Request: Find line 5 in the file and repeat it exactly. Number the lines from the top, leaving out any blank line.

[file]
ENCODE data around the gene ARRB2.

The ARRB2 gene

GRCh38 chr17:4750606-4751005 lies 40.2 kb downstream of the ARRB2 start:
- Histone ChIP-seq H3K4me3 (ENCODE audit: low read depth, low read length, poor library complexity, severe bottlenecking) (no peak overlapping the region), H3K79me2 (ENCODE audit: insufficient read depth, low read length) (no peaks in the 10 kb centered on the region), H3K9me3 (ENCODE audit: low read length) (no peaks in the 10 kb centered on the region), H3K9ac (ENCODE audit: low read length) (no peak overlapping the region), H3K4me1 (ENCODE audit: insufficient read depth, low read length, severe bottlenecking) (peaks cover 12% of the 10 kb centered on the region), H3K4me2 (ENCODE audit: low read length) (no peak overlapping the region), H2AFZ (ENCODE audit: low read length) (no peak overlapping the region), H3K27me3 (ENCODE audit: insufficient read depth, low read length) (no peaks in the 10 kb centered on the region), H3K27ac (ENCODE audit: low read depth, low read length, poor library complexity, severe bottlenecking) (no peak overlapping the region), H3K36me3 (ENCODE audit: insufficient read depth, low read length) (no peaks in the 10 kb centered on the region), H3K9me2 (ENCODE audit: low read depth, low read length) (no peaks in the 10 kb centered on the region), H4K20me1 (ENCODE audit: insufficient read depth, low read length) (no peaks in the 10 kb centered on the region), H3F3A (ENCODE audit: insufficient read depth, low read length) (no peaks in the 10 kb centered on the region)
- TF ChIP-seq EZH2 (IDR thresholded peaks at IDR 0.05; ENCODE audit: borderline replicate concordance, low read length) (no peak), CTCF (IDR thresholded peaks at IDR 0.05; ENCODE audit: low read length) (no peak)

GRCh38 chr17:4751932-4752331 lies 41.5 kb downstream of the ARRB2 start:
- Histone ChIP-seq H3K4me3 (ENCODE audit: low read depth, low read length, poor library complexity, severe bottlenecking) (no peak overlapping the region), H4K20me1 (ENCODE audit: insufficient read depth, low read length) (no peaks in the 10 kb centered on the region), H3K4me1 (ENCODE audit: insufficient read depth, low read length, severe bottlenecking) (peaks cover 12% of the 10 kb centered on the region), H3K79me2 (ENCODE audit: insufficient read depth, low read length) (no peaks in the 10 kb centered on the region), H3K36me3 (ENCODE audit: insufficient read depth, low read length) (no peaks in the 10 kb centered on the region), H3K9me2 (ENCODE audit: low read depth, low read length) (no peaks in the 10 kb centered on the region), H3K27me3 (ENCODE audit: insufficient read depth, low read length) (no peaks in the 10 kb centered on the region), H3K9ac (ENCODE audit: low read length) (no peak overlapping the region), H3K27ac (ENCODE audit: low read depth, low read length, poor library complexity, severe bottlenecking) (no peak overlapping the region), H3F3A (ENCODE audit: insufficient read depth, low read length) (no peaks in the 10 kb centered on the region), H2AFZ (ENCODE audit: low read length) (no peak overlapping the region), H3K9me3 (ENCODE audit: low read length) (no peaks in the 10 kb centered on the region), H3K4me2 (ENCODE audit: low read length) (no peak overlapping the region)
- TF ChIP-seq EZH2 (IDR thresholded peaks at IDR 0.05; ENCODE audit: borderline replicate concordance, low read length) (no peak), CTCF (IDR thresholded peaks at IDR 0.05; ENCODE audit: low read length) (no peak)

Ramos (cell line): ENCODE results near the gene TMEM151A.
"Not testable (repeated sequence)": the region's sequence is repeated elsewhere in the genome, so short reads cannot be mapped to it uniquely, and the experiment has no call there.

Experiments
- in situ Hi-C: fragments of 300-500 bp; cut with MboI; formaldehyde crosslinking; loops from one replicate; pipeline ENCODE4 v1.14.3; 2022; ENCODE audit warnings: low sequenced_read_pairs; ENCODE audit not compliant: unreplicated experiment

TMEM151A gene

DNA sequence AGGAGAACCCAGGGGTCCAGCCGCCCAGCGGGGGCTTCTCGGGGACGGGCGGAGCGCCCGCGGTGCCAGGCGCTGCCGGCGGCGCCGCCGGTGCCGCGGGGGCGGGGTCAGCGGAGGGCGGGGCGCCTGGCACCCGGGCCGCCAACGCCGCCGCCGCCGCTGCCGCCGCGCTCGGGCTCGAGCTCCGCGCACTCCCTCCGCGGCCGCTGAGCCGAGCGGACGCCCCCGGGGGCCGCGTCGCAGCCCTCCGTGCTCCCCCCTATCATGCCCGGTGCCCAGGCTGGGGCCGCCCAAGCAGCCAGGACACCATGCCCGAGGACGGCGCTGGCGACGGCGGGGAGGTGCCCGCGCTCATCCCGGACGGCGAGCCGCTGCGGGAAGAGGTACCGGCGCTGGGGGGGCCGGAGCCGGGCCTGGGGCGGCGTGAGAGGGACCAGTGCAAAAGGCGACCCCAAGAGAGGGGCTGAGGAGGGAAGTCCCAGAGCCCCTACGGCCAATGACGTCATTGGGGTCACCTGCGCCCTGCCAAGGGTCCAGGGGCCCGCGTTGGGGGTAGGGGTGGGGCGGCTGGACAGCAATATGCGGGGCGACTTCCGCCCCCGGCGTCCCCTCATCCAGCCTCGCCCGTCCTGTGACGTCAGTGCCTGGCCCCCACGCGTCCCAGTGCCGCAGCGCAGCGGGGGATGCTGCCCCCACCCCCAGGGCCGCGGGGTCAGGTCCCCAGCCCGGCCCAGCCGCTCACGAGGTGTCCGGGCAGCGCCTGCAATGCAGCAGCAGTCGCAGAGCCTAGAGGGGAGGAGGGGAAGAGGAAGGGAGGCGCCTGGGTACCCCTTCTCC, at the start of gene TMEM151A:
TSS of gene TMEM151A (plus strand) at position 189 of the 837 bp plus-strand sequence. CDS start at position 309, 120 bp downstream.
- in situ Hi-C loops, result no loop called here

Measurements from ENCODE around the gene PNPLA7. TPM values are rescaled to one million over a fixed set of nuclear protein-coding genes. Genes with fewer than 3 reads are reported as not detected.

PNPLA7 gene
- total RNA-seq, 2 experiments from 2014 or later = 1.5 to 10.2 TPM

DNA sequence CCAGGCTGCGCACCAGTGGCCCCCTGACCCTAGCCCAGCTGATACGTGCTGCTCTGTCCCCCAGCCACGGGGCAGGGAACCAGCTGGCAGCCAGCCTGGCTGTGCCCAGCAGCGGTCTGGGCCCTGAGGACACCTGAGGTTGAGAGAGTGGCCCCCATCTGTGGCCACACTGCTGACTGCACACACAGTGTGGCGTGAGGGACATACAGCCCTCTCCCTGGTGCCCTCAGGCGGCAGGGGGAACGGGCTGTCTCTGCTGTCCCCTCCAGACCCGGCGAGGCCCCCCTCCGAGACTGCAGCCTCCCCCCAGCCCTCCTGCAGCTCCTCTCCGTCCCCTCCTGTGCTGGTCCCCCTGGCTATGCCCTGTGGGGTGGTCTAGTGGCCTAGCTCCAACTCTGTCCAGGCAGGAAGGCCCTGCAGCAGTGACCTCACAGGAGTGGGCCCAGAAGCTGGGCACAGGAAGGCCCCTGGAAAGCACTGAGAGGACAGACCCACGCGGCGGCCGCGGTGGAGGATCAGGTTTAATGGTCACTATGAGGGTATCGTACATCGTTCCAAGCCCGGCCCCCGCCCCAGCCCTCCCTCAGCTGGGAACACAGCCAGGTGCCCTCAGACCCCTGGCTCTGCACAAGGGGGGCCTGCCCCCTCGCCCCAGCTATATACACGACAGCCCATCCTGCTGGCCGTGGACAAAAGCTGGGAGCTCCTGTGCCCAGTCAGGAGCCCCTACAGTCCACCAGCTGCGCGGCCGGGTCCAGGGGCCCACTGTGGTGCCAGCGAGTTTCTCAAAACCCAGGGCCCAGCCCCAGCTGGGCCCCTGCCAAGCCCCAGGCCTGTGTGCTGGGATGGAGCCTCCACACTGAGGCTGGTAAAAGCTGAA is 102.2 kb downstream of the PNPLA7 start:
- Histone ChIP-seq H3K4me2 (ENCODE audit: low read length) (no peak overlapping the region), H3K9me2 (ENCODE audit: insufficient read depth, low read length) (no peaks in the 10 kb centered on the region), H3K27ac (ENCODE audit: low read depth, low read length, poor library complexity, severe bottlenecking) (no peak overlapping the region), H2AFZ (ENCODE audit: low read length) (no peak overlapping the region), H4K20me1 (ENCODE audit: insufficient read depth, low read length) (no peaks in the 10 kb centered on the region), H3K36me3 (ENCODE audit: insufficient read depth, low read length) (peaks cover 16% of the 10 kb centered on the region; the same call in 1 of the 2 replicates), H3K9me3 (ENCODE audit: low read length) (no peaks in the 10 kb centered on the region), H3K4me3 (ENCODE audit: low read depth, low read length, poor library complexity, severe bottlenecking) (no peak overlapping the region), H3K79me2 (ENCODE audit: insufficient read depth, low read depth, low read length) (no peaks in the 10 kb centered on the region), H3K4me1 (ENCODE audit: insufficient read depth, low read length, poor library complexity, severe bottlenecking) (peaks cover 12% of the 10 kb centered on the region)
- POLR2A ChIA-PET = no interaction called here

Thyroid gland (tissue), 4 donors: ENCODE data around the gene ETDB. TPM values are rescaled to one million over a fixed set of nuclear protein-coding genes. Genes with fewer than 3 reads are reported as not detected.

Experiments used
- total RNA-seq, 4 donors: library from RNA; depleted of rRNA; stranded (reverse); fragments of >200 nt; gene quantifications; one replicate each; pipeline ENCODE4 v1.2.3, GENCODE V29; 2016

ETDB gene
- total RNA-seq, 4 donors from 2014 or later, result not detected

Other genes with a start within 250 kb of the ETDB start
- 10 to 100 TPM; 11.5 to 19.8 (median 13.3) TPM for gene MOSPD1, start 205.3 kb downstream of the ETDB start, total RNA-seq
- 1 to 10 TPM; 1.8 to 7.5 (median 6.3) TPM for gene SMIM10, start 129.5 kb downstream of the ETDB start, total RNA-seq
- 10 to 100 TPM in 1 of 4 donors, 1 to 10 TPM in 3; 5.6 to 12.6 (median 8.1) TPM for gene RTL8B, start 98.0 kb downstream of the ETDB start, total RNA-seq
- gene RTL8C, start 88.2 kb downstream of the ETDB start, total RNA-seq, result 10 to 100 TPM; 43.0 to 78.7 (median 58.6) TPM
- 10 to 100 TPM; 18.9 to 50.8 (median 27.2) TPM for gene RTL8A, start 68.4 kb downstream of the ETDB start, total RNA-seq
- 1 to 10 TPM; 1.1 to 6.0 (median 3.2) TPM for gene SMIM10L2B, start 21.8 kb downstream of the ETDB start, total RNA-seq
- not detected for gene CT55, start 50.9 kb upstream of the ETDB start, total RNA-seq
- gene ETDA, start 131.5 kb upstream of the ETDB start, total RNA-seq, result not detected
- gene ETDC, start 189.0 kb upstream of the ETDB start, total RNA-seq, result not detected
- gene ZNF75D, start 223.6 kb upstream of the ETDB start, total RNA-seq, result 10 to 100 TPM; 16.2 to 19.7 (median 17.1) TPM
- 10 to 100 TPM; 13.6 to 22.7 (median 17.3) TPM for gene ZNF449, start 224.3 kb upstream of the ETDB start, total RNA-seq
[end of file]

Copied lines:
- TF ChIP-seq EZH2 (IDR thresholded peaks at IDR 0.05; ENCODE audit: borderline replicate concordance, low read length) (no peak), CTCF (IDR thresholded peaks at IDR 0.05; ENCODE audit: low read length) (no peak)